I’m not sure how to close, other than to say that parenting my child has allowed me to grow closer to the sense of self that I enjoy carrying with me into the world. I hope that with each of our children, this better self thrives…


5 thoughts on “.on parenting my better self.

  1. Thanks for such an honest and heartfelt post. Everyone likes to say it, but parenting really does change so much, from your relationship to your body to the way you understand the past and your patterns and just everything. In fact, I often feel like I can barely articulate all the ways in which parenting has changed me / us. You’ve done such a lovely job here. Powerful.

  2. I think it’s interesting that you consider Bram (and your other kids) worrying about your contentment. You probably have 15 or 20 more years of practice before it even crosses their mind to wonder if you are happy with what you have made of your life–I know with my parents that I sort of looked around one day in college and realized that they were people. But one of the things I respect most about them is the effort they put into being happy in their own lives. It’s totally inspiring to see that 30 years from now I could be as comfortable and as happy as they manage to be, from the maelstrom that is my life today. I wish you a similar contentment.

  3. I love how both you and R are so reflective and also willing to share your thoughts (and so articulatley at that!).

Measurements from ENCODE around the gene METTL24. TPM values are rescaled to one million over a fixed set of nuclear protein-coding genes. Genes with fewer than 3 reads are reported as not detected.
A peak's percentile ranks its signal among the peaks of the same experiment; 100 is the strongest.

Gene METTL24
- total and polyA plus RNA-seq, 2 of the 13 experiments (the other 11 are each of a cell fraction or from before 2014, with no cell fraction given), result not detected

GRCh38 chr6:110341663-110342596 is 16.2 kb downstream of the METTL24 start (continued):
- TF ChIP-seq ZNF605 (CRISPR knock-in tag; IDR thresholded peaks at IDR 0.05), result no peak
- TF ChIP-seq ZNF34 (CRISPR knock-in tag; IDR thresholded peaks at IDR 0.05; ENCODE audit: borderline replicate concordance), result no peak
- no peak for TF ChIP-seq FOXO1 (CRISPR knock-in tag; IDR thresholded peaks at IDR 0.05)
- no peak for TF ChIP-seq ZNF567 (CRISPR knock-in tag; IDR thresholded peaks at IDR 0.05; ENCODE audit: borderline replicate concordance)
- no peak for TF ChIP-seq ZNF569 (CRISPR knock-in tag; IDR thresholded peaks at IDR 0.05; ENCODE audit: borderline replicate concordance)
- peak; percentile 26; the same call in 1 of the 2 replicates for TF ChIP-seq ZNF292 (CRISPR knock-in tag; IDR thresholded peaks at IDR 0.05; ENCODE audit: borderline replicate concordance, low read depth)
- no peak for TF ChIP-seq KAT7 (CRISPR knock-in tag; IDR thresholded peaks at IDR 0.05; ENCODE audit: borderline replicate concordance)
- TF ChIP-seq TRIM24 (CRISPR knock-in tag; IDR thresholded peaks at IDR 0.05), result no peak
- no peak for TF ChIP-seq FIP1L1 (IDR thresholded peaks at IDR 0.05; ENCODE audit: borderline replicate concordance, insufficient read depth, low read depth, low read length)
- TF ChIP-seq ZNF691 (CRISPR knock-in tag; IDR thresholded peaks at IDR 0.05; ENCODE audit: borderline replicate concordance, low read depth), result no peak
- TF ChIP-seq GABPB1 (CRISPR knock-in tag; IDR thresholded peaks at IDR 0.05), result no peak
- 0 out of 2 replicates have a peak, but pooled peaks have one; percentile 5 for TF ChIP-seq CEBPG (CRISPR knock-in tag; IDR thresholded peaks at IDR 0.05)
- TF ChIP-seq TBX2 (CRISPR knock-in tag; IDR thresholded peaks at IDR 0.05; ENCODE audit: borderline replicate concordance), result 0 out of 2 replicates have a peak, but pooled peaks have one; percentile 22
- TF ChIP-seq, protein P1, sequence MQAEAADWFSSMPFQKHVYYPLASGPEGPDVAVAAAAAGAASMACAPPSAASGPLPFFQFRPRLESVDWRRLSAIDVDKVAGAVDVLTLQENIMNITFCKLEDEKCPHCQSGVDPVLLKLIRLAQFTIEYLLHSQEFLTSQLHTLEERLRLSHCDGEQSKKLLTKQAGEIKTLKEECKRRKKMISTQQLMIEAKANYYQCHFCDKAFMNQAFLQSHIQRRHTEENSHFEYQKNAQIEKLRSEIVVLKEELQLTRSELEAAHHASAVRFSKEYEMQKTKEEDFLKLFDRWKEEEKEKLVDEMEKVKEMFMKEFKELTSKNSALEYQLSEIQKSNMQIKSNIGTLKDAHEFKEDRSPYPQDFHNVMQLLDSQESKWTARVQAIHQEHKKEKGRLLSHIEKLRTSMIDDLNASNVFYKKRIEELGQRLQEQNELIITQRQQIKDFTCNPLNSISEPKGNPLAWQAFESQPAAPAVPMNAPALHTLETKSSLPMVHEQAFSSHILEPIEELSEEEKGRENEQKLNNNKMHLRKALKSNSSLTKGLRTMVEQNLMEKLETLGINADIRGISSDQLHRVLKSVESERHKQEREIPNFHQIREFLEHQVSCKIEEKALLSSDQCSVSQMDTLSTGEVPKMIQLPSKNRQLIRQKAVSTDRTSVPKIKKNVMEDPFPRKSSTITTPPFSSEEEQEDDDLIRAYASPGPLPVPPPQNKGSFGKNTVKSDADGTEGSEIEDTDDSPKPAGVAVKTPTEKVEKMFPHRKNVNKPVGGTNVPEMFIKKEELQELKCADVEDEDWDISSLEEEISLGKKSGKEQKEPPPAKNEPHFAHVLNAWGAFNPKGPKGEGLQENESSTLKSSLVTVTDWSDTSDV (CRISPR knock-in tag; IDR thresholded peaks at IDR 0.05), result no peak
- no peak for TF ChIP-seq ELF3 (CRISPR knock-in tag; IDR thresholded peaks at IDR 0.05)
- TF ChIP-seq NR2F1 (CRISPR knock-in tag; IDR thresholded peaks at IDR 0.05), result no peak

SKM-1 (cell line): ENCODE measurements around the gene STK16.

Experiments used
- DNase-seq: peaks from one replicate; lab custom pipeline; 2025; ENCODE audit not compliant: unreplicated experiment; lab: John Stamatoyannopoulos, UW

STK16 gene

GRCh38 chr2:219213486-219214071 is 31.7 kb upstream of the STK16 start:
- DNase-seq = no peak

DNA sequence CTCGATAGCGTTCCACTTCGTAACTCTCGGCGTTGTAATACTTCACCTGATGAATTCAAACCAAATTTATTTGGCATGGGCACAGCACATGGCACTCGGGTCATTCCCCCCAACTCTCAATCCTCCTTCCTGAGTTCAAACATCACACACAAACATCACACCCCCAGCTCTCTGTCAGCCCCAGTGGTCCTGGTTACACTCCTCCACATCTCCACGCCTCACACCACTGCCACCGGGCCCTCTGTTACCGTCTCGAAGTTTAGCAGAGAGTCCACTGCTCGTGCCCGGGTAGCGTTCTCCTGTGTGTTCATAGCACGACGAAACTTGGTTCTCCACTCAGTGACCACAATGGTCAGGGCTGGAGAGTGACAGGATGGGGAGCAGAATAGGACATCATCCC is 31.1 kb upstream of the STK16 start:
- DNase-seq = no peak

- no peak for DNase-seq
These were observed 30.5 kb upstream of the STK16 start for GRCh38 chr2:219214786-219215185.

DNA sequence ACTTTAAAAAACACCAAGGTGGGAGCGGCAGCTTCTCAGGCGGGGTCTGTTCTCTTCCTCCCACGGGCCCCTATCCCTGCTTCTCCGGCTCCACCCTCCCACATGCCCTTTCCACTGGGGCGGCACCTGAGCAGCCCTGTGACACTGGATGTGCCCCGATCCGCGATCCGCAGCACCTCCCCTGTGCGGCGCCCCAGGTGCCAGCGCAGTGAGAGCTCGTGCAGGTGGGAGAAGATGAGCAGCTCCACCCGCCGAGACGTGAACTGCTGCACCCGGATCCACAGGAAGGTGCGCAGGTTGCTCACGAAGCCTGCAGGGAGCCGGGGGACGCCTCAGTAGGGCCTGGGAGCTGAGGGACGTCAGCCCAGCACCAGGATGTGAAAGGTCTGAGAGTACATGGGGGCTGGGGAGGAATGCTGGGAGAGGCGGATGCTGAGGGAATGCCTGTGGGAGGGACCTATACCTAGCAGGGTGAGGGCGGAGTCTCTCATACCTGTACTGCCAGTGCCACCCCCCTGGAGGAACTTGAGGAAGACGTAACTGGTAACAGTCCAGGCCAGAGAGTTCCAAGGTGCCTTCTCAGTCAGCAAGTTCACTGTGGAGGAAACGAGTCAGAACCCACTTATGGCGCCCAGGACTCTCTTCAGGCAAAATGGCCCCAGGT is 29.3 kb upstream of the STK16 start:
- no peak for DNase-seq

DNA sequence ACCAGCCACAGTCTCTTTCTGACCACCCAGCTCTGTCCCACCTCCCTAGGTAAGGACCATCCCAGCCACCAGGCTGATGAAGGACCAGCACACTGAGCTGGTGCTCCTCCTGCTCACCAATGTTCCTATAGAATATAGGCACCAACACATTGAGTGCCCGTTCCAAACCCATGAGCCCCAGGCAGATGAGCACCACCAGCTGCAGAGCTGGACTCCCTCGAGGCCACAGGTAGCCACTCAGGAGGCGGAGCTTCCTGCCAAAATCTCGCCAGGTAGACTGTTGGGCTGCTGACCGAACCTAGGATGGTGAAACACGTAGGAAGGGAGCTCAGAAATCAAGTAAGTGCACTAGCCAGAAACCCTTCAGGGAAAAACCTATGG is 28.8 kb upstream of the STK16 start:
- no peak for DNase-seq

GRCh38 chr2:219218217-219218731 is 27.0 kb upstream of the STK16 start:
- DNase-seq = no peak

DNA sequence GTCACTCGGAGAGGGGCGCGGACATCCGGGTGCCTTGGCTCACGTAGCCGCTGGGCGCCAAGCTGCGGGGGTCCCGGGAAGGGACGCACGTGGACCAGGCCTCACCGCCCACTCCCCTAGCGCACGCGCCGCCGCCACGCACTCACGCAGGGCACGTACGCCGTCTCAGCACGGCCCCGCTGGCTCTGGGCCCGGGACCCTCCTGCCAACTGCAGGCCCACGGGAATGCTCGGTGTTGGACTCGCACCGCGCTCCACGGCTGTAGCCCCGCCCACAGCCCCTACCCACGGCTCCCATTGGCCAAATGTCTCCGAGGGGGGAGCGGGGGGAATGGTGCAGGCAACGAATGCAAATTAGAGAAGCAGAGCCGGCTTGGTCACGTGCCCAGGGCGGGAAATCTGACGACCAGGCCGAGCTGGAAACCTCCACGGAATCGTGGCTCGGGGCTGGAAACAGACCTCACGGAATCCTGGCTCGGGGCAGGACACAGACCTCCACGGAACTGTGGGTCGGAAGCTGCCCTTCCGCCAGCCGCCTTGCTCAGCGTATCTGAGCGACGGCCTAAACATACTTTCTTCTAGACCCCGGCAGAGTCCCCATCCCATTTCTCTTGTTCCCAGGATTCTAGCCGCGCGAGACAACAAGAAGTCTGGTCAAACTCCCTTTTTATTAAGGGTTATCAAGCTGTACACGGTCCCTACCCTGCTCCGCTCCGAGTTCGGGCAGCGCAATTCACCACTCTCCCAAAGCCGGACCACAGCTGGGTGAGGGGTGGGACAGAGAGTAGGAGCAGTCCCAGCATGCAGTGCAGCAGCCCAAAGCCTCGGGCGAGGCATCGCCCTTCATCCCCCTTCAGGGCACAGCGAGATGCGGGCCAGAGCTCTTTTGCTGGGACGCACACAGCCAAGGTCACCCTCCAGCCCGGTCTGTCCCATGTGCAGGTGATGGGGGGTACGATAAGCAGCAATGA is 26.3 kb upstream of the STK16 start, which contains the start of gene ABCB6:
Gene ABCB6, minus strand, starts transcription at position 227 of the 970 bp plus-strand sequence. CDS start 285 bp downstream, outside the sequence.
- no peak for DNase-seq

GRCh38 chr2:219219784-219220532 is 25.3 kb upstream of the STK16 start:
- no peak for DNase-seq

I’m glad to hear that you feel you’re growing towards becoming your best self. I remember shortly into my relationship with Jen feeling that desire and now, with The Bean, wanting to continue to focus on continuing on that path.


  4. I can relate to a lot of what you wrote, especially “I was desperately afraid of vulnerability, of intimacy, and of success”. When I experience success I don’t own it, I keep downplaying it when other people want to congratulate and celebrate. I’ve had better success (excuse the pun) with vulnerability and intimacy, in no small part because of an amazing husband and precious daughter.

    Thank you for sharing your introspection so honestly and eloquently.

  5. Urgh, my comment just disappeared. The essense of what I was saying is: this is a beautiful post and I’m impressed with the clarity you have even with the exhaustion you’re most certainly feeling. Also, I have to turn away the poor cats too (at least initially) after we put G to bed. It’s good to have a few minutes without anyone touching you at night!